Question: “What is the definition of sin?”

Question: “What is the definition of  sin?”

Answer: Sin is described in the Bible as transgression of the law of God (1 John 3:4)  and rebellion against God (Deuteronomy  9:7; Joshua  1:18). Sin had its beginning with Lucifer, probably the most beautiful and  powerful of the angels. Not content with his position, he desired to be higher  than God, and that was his downfall, the beginning of sin (Isaiah 14:12-15).  Renamed Satan, he brought sin to the human race in the Garden of Eden, where he  tempted Adam and Eve with the same enticement, “you shall be like God.” Genesis  3 describes Adam and Eve’s rebellion against God and against His command. Since  that time, sin has been passed down through all the generations of mankind and  we, Adam’s descendants, have inherited sin from him. Romans 5:12 tells us that through Adam sin entered the  world, and so death was passed on to all men because “the wages of sin is death”  (Romans 6:23).

Through Adam, the inherent inclination to sin entered the human race, and human  beings became sinners by nature. When Adam sinned, his inner nature was  transformed by his sin of rebellion, bringing to him spiritual death and  depravity which would be passed on to all who came after him. We are sinners not  because we sin; rather, we sin because we are sinners. This passed-on depravity  is known as inherited sin. Just as we inherit physical characteristics from our  parents, we inherit our sinful natures from Adam. King David lamented this  condition of fallen human nature in Psalm 51:5:  “Surely I was sinful at birth, sinful from the time my mother conceived  me.”

Another type of sin is known as imputed sin. Used in both financial  and legal settings, the Greek word translated “imputed” means “to take something  that belongs to someone and  credit it to another’s account.” Before the Law of Moses was given, sin was  not imputed to man, although men were still sinners because of inherited sin.  After the Law was given, sins committed in violation of the Law were imputed  (accounted) to them (Romans  5:13). Even before transgressions of the law were imputed to men, the  ultimate penalty for sin (death) continued to reign (Romans 5:14). All humans, from Adam to Moses, were  subject to death, not because of their sinful acts against the Mosaic Law (which they did not have), but because of their own inherited sinful nature.  After Moses, humans were subject to death both because of inherited sin from  Adam and imputed sin from violating the laws of God.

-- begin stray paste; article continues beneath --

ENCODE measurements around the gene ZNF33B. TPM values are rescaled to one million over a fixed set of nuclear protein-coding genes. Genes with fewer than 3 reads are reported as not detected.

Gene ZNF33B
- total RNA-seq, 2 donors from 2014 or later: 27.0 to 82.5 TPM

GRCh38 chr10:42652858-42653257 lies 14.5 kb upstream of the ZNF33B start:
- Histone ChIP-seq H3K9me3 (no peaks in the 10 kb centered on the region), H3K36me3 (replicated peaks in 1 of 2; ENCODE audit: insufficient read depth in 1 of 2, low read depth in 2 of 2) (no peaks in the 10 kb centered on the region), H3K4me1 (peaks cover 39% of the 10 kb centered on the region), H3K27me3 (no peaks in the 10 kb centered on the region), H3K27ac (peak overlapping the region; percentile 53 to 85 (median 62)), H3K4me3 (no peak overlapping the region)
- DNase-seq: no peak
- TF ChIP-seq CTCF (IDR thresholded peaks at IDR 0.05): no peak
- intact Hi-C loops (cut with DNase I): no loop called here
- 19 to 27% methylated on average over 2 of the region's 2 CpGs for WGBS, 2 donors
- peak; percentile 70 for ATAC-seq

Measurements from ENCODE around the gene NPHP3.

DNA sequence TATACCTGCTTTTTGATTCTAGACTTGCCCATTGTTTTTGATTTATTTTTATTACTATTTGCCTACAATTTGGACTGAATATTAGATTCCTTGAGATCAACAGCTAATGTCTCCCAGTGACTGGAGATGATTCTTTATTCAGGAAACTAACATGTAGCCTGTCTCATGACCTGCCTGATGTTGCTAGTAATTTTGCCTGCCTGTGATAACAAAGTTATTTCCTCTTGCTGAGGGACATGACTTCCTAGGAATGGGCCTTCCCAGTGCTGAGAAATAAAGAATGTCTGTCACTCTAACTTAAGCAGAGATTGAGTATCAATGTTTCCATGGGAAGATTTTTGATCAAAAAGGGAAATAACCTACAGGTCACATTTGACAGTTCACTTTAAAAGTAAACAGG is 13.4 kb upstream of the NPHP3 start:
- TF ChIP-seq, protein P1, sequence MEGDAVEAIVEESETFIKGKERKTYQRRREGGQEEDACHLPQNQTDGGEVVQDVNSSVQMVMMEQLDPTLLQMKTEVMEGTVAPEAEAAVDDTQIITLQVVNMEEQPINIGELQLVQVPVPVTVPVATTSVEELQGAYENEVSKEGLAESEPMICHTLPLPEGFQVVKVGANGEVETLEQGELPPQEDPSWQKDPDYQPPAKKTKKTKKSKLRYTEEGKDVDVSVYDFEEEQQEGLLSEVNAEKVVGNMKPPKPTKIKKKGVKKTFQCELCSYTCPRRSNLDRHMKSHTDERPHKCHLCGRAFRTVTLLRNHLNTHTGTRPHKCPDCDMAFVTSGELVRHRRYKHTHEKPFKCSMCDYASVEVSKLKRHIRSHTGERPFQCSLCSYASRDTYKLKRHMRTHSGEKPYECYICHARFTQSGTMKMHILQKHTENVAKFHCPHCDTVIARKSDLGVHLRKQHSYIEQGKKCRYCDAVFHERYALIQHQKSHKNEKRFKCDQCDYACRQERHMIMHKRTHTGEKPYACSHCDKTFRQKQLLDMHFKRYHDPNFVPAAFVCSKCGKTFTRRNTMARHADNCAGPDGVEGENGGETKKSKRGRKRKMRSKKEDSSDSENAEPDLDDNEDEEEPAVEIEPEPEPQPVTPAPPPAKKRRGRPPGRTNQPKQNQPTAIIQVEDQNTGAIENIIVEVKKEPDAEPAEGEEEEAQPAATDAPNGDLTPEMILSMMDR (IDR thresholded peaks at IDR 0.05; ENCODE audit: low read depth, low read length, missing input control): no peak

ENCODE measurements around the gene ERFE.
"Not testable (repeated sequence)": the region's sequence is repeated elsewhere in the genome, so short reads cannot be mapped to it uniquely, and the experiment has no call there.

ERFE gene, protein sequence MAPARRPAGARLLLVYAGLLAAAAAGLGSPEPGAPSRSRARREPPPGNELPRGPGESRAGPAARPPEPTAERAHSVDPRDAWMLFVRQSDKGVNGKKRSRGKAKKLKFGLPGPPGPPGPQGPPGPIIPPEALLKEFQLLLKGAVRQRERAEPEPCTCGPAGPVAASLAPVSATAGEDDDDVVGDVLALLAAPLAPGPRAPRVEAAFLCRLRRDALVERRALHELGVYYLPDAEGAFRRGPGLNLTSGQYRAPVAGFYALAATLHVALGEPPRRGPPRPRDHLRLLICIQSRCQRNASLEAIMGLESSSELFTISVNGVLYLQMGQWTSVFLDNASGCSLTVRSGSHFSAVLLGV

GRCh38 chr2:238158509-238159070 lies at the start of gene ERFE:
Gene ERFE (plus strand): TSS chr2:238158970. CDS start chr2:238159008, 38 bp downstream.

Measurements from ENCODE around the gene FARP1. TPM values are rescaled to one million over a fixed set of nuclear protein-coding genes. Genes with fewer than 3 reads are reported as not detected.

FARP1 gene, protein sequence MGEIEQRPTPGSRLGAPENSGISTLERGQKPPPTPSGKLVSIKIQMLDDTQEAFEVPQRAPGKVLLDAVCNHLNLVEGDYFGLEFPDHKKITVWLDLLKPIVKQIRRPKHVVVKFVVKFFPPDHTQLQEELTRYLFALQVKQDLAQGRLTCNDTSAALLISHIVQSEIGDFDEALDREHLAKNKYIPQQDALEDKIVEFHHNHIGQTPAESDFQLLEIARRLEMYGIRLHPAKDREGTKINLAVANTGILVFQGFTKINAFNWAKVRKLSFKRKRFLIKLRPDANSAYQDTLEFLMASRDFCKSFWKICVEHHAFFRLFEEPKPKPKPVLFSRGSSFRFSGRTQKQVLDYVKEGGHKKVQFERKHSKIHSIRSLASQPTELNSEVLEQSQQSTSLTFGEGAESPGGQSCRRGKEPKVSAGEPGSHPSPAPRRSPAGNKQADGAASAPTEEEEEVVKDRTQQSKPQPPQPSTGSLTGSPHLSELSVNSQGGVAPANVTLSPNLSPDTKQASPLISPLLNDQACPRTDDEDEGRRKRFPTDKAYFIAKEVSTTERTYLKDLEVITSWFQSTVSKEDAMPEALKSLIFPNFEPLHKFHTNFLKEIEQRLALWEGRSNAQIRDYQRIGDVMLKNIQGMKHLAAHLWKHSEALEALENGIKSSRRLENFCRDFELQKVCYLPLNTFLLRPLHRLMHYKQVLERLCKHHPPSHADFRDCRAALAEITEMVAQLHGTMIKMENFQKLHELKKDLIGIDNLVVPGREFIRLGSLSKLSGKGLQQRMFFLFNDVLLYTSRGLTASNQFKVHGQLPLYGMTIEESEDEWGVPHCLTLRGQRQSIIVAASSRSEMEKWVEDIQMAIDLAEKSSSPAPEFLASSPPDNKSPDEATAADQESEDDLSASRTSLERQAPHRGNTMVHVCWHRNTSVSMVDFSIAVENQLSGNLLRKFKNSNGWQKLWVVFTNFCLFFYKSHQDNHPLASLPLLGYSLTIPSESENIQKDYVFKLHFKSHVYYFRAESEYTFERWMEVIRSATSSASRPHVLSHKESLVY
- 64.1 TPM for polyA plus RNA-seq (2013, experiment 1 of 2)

God used the  principle of imputation to benefit mankind when He imputed the sin of believers  to the account of Jesus Christ,  who paid the penalty for that sin—death—on the cross. Imputing our sin to Jesus,  God treated Him as if He were a sinner, though He was not, and had Him die for  the sins of the entire world (1 John 2:2).  It is important to understand that sin was imputed to Him, but He did not  inherit it from Adam. He bore the penalty for sin, but He never became a sinner.  His pure and perfect nature was untouched by sin. He was treated as though He  were guilty of all the sins ever committed by the human race, even though He  committed none. In exchange, God imputed the righteousness of Christ to believers and credited our accounts with His righteousness, just as He had  credited our sins to Christ’s account (2  Corinthians 5:21).

A third type of sin is personal sin, that which  is committed every day by every human being. Because we have inherited a sin  nature from Adam, we commit individual, personal sins, everything from seemingly  innocent untruths to murder. Those who have not placed their faith in Jesus  Christ must pay the penalty for these personal sins, as well as inherited and  imputed sin. However, believers have been freed from the eternal penalty of  sin—hell and spiritual death—but now we also have the power to resist sinning.  Now we can choose whether or not to commit personal sins because we have the  power to resist sin through the Holy Spirit who dwells within us, sanctifying  and convicting us of our sins when we do commit them (Romans 8:9-11). Once we  confess our personal sins to God and ask forgiveness for them, we are restored  to perfect fellowship and communion with Him. “If we confess our sins, He is  faithful and just to forgive us our sins and cleanse us from all  unrighteousness” (1 John  1:9).

We are all three times condemned due to inherited sin, imputed  sin, and personal sin. The only just penalty for this sin is death (Romans 6:23), not just physical death but eternal death  (Revelation 20:11-15). Thankfully, inherited sin, imputed  sin, and personal sin have all been crucified on the cross of Jesus, and now by  faith in Jesus Christ as the Savior “we have redemption through His blood, the  forgiveness of sins, according to the riches of His grace” (Ephesians  1:7).

Recommended Resource: Basic Theology by Charles Ryrie.

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